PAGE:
They Called Him Jackie

Eighty-three years ago today, just over a year before the big stock market crash of 1929, a baby boy was born in Scranton, Pennsylvania. His parents, John and Mary, named him John as well, carrying forward a custom the family had brought with it from Wales during the prior century. Somehow they must have known he would be a special man, so they dubbed him Jack, or Jackie, to give him his own identity.

Jackie’s parents were members of the working class, and I have to assume the little family struggled financially in those days during The Great Depression while John worked an assortment of odd jobs to put food on the table. In fact, it was another eight years before they added to their family, having two boys in quick succession, and Jackie was sent to live with nearby relatives to ease the financial burden. He never complained to me about those days; still, he learned early on to shoulder responsibilities that we would never give a child in today’s world.

When his father, a veteran of two prior wars, joined in the fight against Hitler, Jackie quit school to help support his mother and brothers. He never went back to school, never earned his high school diploma, a fact that shamed him the rest of his life. But he was a humble man, a selfless man, and taking time for himself to continue his education probably never crossed his mind. Instead he enlisted in the Army Air Corps (convincing the recruiters he was older than he was) and served in Okinawa at the end of World War II. During that time he learned about electricity and electrical systems, and when his tour was over, he went home to Scranton where he got a job in an electrical supply company and met Lois, his bride-to-be, one afternoon on the way to the movies.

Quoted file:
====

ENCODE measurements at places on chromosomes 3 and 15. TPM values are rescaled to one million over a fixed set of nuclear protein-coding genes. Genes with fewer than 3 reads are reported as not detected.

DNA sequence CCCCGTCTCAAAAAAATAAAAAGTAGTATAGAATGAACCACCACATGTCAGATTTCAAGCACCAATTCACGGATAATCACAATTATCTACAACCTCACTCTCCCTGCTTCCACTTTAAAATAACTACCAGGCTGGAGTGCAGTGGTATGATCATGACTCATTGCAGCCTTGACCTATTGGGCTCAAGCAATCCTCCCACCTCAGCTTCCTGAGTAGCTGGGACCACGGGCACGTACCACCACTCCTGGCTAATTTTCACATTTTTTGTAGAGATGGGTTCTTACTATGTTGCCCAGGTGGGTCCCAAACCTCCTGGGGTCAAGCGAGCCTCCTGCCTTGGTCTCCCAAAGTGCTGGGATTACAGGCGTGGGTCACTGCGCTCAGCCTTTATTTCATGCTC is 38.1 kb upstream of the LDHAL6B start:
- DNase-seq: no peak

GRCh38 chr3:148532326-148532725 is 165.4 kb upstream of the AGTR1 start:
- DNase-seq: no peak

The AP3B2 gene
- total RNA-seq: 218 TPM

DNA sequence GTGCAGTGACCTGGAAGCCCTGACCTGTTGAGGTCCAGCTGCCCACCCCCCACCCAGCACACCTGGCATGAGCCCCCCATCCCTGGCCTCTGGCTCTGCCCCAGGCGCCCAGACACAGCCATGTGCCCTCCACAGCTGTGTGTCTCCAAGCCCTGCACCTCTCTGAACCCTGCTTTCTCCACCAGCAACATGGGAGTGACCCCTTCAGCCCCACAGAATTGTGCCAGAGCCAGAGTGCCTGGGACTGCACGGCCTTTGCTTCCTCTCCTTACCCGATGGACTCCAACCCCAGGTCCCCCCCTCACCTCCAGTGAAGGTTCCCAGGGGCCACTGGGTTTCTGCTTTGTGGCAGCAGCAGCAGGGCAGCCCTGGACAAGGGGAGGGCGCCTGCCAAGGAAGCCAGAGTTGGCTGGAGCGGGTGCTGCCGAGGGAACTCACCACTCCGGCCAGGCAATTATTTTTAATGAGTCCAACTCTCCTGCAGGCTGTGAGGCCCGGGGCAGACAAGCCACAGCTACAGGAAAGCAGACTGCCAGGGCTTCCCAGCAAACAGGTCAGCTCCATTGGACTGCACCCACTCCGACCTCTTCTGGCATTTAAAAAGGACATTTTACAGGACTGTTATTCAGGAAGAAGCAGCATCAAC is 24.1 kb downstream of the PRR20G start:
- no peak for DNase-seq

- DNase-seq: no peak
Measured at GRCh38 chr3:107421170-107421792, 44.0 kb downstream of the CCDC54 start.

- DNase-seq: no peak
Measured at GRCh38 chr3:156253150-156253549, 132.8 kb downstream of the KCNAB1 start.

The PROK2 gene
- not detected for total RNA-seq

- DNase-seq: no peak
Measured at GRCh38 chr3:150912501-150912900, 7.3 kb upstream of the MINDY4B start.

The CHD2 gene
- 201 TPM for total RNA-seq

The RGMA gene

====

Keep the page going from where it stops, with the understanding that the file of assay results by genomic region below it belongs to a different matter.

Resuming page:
They fell in love quickly, but it would be some time before they could have their happily-ever-after moment. Lois contracted polio during the big outbreak of the early 1950s and was told she’d never walk again. With a lot of grit, and the love of her Jack, she fought back and walked down the aisle as his bride (in a packed church) several years later.

After a quick honeymoon trip to New York City, Jack and Lois moved into an apartment on the second floor of her parents’ home and set up housekeeping. In a couple of years, they had their own baby boy, and claiming there were too many “Johns” in the family already, named him James. Six weeks later, Lois’s father died while he was watching baby James, and they moved in with her mother to help support her, financially and physically, a situation that lasted until her death at the age of 91.

Those weren’t always easy years for Jack and Lois. Money was tight, and tensions sometimes ran high, as they do with any normal family, but they were happy. Then, Lois’s muscles, overworked and overtired from battling the effects of the polio for so many years, began to fail, little by little. By the time she was in her late fifties, she was wheelchair bound, depending on Jack for many of her needs. Yet the love that had seen them through those early days of her disease stood strong, and their devotion toward each other only grew.

It was during that period that I met James, my husband-to-be, and coming from a single-parent home as I had, I was amazed to witness a love like that, still solid after more than thirty years despite all the struggles they’d seen. James and I fell in love, and when he asked me to marry him a few years later, I figured any man who’d been raised in a family like that–where marriage meant a true commitment, where family stood by each other even when it would be easier to do otherwise–was someone to hang on to. (Smiling here.) So we married and I folded myself into their life.

It was some time before I became comfortable with my new father-in-law. He was a quiet man and said little to me in those early months, yet he went out of his way to care for me too. In bad weather he’d pick me up so I wouldn’t have to walk the ten blocks or so to my job. He fussed at James whenever I went out alone and worried for both of them until I returned home. Before long, we began to grow close, and at some point I started calling him Dad.